No Decline: John Tavares Numbers Are a Little Un-Lucky, but Surprisingly Strong

May 2, 2024; Toronto, Ontario, CAN;  Toronto Maple Leafs forward John Tavares (91) pursues the play
May 2, 2024; Toronto, Ontario, CAN; Toronto Maple Leafs forward John Tavares (91) pursues the play / Dan Hamilton-USA TODAY Sports

The Toronto Maple Leafs and their fans are pretty disillusioned right now.

It's been eight years since the Toronto Maple Leafs drafted Auston Matthews and this year, the team seemed to go backwards. They had the worst season and playoffs that they've had in years.

A lot of this blame is going to the players, especially the Core Four. This is understandable, but also really silly and emotional.

One player who who takes a lot of heat is John Tavares. He is the captain, and he just finished his sixth season with the Leafs.

I think people would be surprised to know what a strong season he had.

No Decline: The Surprisingly Strong Numbers of the Leafs Captain, John Tavares

John Tavares is 33 years-old, so a decline would be expected. The only thing is: he was really unlucky this past season, which plays into the narrative that he's declining, but in fact, he is as good as ever.

Tavares scored 29 goals this past season. That's tied for the 7th highest total of his 15 year career. His 65 points were a career low as far as points-per-game go, but there is an explanation for this.

In 2018-19 Tavares had 88 points and it was his best season. That season though, at 5v5, his individual shooting percentage was 17% and this year it was 9%.

Tavares's on-ice shooting percentage (how the Leafs shot with him on the ice) was 11% during his best year, 8% this year.

And yet, this past season Tavares' had a higher individual xGoals and higher individual high-danger attempts per 60 than he had in his best year.

Tavares on-ice stats 2018-19 vs 2023-24: Corsi: 53% vs 52%. Shots-for% 51% vs 52% High-Danger Chances: 56% vs 56% xGoals 53% vs 54%. (numbers

The Leafs did get better on-ice results (59% vs 55%) in 2018-19 but I think it's pretty clear that the difference was mostly in shooting percentage.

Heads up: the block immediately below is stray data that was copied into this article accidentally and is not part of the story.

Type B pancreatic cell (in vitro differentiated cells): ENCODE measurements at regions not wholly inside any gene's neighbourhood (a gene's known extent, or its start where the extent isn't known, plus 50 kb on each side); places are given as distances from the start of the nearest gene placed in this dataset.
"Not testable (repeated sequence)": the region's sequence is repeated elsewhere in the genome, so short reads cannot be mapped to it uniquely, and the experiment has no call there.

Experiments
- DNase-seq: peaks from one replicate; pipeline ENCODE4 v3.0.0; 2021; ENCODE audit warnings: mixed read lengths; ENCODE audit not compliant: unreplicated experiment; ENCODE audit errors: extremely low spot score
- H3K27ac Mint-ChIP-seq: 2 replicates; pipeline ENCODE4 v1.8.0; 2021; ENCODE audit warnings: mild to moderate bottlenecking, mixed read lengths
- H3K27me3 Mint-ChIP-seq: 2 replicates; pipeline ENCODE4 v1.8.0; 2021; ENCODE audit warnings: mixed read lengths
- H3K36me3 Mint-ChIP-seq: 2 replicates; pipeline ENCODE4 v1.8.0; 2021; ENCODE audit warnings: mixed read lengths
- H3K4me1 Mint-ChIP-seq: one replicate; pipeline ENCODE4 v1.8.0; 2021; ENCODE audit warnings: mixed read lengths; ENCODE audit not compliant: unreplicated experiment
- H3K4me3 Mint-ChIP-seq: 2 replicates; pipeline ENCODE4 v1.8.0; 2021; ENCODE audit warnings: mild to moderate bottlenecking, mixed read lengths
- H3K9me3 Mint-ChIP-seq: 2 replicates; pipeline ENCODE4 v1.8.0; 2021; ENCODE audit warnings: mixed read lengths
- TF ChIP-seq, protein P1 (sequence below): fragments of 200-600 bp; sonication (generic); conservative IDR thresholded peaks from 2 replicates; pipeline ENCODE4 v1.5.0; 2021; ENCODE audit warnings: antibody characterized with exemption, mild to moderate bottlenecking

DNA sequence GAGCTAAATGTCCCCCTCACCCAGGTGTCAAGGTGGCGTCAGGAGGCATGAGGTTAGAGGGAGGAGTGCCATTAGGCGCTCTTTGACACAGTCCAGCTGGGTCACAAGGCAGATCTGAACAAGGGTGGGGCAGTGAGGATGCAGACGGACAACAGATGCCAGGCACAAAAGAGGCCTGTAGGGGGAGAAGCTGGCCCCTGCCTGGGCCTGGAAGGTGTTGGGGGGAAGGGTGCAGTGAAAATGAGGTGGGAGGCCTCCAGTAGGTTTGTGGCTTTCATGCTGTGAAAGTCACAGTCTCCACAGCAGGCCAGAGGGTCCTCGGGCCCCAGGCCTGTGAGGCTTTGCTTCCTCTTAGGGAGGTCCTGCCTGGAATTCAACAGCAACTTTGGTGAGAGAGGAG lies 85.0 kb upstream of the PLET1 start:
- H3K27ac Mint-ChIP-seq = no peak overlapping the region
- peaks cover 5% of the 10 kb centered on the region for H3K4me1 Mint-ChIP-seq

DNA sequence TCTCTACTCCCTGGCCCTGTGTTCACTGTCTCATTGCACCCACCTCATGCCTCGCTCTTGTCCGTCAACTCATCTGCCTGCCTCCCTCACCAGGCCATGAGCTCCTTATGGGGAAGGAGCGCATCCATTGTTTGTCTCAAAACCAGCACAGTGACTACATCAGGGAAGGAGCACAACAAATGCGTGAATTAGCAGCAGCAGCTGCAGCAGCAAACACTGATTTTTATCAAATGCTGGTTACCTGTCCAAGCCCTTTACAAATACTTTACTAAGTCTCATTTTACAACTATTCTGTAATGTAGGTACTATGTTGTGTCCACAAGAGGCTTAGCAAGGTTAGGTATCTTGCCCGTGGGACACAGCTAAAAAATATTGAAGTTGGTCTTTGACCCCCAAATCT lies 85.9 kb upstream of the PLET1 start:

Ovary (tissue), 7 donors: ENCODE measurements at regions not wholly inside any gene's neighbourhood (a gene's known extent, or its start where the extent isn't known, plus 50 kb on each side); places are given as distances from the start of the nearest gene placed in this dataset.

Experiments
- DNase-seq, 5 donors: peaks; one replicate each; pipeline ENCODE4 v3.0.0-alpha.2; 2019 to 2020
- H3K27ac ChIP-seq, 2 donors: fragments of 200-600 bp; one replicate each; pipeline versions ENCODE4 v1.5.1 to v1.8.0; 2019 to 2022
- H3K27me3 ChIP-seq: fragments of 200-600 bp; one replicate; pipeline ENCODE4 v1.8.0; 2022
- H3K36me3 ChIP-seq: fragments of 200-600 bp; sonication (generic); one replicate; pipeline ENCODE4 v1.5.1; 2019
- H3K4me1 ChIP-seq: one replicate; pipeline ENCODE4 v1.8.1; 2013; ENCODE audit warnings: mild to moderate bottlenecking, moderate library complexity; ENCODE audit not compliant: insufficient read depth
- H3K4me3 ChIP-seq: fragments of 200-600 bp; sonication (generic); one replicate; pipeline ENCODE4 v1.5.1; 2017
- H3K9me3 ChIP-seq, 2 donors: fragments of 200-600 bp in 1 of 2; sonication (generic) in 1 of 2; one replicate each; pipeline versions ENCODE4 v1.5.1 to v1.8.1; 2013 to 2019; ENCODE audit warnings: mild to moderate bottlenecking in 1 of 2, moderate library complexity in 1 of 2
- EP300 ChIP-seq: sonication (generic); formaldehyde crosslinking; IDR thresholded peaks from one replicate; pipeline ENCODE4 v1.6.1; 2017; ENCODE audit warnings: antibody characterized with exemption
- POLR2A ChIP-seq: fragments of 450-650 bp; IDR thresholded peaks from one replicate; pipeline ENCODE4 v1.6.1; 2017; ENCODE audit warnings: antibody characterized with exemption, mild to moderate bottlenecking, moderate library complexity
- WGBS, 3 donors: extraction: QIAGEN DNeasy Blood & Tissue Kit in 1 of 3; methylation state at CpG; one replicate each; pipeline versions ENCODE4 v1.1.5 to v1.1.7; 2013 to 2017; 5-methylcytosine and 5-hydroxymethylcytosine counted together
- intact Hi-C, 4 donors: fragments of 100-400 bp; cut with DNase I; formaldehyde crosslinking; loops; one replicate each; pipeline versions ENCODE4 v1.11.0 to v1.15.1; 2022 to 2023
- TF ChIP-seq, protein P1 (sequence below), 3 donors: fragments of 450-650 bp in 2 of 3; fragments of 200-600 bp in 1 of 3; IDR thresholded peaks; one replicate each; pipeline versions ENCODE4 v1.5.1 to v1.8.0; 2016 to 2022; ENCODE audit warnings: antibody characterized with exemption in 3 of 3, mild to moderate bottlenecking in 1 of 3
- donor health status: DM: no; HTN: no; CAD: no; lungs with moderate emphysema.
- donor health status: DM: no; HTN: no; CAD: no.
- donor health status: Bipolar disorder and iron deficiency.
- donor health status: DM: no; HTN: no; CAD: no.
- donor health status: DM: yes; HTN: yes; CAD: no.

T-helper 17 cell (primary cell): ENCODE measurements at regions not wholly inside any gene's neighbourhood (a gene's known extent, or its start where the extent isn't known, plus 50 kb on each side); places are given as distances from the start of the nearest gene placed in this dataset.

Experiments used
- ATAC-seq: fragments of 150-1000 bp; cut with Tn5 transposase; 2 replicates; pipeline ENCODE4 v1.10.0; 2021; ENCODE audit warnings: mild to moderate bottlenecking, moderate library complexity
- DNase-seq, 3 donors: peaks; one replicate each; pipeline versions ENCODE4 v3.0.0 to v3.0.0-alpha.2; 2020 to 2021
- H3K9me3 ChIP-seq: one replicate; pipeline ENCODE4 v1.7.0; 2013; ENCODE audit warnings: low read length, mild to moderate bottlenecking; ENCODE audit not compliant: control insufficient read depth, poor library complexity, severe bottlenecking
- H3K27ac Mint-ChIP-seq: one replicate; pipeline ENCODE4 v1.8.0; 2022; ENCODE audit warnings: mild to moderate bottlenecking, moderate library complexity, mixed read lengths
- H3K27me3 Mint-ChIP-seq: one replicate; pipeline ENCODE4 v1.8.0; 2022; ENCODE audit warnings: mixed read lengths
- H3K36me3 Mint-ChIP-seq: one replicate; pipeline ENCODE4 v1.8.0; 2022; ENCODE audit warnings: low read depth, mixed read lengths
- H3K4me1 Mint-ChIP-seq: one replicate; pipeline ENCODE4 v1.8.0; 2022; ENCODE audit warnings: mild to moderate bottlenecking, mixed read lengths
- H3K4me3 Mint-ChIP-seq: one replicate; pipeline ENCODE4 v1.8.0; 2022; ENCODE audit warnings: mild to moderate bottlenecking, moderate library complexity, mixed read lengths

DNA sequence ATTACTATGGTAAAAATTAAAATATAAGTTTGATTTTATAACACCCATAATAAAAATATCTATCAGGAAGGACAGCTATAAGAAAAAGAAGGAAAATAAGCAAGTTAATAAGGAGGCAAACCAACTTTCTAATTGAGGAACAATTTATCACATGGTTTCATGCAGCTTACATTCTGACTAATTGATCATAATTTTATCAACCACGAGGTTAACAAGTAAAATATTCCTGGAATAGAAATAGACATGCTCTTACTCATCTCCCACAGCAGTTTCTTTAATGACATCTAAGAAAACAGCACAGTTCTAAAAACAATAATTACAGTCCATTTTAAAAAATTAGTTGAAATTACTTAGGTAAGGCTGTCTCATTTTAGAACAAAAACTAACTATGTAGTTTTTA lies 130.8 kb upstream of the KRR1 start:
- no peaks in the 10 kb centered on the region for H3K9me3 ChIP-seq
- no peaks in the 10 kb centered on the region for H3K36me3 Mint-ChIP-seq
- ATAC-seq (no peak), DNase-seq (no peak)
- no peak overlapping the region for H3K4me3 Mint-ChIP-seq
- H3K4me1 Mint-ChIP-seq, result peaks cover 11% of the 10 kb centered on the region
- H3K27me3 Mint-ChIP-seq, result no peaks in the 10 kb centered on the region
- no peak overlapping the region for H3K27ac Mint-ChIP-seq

Here is Tavares' final xGoals Percentage by years since he's been with the Leafs: 53%, 52%, 56%, 54%, 54%, 55%.

Not only is that remarkably consistent, but there hasn't been any drop off.

Tavares vs Crosby

Sidney Crosby, whom I am pretty sure will get some Hart votes this year, had the following numbers: Corsi-For 55% , Shots-For 54%, High-Danger Chances 56%, Goals-For 51%, xGoals 55%. He was rated a +17 on his Athletic Player Card.

Tavares, who supposedly had a horrible season and should be shot into space, had the following numbers: Corsi-For 52%, Shots-For 52%, High-Danger Chances 56%, Goals-For 55%, xGoals 55%. His Athletic Player Card rated him a +14. (The same as William Nylander, actually).

The Leafs had better results with Tavares on the ice than Pittsburgh did with Crosby on the ice. Their expected goals were even, but Crosby started over 63% of his shifts in the o-zone and Tavares just 53%

At the end of the day, Crosby had 95 points and Tavares had 64. Usage, power-play, and shooting-percentage doesn't explain this difference away completely, but I think that looking at each players' numbers does show that they are a lot closer than perception would seem to indicate.

In the playoffs, Tavares was hard-matched against David Pastrnak and mostly shut him down.

Despite how demonstrably unlucky he was, Tavares finished 30th in on-ice goals-for percentage among 70 centres who played 1000 5v5 minutes. He finished 16th by expected-goals percentage.


At the very least, Tavares has barely declined. At the very least, he's still an ELITE second-line centre. Somehow, he has become incredibly underrated and underappreciated. The fact that he's still this good after year six of his deal is pretty incredible. He's 33, but since he has always been a fairly slow player, it barely seems to matter.